One hundred and fifty three years. A lot has changed in the last 153 years. Nations have risen and fallen, wars have broken out and subsided, civil rights have been won and lost, trends have popped up and parted, and Vassar has gone coed (luckily for me). In this infinitely fluid world, can you remember just a few things that have stayed the same? Maybe I should start you off with an easier question: Do you even remember what you had for breakfast this morning?
In the midst of the hyper-speed blur of move-ins, introductions, course catalogues and soggy Deece breakfasts that comprises Orientation Week, it is easy to be too disoriented to retain any of the details of Vassar—too overwhelmed to make genuine sense of this place, and how you can fit into it.
If you asked me what defines this place, I’d have to speak to how this place has defined me. The Miscellany News, now going into its 153rd year, has not only been a guiding force throughout my college years, but a withstanding pillar of the Vassar experience. I’ll take a leap and say that every student who has come through this institution’s gates has more than likely, at some point, held a copy of the Misc in their hands.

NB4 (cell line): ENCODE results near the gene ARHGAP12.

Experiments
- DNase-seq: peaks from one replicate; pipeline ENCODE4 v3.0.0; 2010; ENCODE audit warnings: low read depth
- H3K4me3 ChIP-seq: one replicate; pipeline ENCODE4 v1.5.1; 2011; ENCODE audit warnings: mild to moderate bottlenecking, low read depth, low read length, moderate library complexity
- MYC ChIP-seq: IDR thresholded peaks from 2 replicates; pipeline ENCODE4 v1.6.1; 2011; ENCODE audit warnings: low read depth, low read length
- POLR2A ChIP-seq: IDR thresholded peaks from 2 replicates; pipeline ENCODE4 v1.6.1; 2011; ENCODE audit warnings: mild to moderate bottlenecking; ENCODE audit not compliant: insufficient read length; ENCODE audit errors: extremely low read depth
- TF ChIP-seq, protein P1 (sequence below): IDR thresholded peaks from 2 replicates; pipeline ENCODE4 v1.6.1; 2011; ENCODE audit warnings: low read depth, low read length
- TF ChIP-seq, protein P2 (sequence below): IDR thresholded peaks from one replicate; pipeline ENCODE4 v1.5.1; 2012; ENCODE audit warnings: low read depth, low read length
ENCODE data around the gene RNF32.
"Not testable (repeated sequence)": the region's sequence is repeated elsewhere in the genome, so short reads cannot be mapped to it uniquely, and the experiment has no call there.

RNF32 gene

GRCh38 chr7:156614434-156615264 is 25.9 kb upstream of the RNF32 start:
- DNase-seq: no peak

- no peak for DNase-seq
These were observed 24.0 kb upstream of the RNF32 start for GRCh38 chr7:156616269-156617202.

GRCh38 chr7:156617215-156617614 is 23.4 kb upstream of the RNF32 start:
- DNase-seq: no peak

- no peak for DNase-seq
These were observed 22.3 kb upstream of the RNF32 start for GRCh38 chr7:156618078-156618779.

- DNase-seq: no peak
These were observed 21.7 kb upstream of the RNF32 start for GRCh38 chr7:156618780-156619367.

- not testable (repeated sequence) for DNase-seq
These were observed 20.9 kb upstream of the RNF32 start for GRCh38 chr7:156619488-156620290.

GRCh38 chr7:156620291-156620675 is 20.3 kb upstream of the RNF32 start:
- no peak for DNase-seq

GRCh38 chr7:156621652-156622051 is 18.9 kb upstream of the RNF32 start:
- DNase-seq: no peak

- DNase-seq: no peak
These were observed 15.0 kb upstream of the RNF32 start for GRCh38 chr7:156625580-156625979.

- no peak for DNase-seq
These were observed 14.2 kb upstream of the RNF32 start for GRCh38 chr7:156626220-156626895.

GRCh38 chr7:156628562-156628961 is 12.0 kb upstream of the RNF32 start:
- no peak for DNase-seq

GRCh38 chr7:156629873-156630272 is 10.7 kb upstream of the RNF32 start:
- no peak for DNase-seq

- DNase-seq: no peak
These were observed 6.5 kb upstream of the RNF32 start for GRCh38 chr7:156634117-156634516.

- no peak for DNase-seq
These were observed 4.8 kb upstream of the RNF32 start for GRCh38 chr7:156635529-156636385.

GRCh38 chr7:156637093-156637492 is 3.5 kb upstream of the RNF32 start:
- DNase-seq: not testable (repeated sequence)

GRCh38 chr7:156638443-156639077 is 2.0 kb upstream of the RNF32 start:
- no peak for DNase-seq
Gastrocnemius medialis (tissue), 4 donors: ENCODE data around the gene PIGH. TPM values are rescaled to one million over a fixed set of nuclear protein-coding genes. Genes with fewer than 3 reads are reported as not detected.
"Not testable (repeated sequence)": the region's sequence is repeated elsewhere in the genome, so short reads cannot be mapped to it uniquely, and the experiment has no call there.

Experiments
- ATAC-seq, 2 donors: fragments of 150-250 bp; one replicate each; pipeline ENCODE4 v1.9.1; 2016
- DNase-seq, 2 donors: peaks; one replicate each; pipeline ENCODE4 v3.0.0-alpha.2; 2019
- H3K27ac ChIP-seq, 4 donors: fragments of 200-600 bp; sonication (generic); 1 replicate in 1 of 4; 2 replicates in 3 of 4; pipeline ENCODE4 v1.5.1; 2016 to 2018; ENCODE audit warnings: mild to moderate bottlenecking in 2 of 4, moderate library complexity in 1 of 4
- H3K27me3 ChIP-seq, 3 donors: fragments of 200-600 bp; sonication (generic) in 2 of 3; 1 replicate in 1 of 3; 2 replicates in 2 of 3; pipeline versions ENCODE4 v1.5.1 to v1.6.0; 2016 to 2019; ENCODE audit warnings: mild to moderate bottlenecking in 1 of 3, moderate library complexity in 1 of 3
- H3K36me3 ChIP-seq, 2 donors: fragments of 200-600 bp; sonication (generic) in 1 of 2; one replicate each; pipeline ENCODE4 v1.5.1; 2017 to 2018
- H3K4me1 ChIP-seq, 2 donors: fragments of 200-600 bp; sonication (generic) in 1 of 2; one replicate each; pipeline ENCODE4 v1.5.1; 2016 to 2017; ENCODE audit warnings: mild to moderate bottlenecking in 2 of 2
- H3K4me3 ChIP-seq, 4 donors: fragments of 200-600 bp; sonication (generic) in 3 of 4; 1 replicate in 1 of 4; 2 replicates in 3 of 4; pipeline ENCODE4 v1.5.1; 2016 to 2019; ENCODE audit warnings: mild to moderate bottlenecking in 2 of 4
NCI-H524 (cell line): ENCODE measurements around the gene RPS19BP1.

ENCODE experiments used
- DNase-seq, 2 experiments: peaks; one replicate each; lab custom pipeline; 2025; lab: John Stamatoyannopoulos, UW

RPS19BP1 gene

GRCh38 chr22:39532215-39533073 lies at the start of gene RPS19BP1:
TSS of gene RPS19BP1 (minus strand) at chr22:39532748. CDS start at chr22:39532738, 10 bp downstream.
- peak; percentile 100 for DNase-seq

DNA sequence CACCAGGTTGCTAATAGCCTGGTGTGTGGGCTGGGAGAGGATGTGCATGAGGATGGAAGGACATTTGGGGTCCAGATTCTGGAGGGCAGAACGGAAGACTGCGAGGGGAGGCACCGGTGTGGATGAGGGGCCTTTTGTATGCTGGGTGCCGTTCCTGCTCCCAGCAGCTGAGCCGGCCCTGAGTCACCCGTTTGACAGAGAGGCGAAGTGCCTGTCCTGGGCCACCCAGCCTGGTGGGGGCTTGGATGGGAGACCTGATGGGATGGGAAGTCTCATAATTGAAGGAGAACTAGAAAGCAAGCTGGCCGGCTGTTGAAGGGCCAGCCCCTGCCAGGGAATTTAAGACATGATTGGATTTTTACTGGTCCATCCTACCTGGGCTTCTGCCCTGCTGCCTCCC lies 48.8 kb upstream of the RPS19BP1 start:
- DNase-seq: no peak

The newspaper that is now in your hands is the amalgamation of a legacy that my colleagues and I take a turn in sustaining. History runs through our words, our decisions, our practices; in the world’s longest game of telephone, students have passed on to each other the nuanced quirks and tricks needed to make the Misc appear every Thursday.
In a way, this thing has been kept alive by sheer willpower, stemming from what I believe to be our shared set of obligations: inform, engage, and demand accountability. But in today’s political landscape, these values and our legacy have never been more challenged. Lack of trust in the media has become a locus of societal frustration and polarization; robust reporting is overlooked; the provocation of outrage churns the wheels of the big-business journalism machine.
Yet, 153 years and counting, the Misc remains grounded. In fact, student journalists are at the crux of a monumental crossroads in American history, and our responsibility today is as great as it has ever been. In towns and cities across the country, student journalists work to fill news gaps in communities struggling to maintain their local paper. Everywhere, student journalists occupy a unique position, with the ability to sustain an impassioned idealism that journalism can still uphold its fundamental obligations.
If there is a time for investigative reporting founded in fact, columns that expand perspectives rather than narrow them, and innovative social media content designed more to educate than to attention grab, the time is now. Reporting requires patience, writing demands vulnerability, editing can be grinding, but we are here to help. Consider joining our community at The Miscellany News.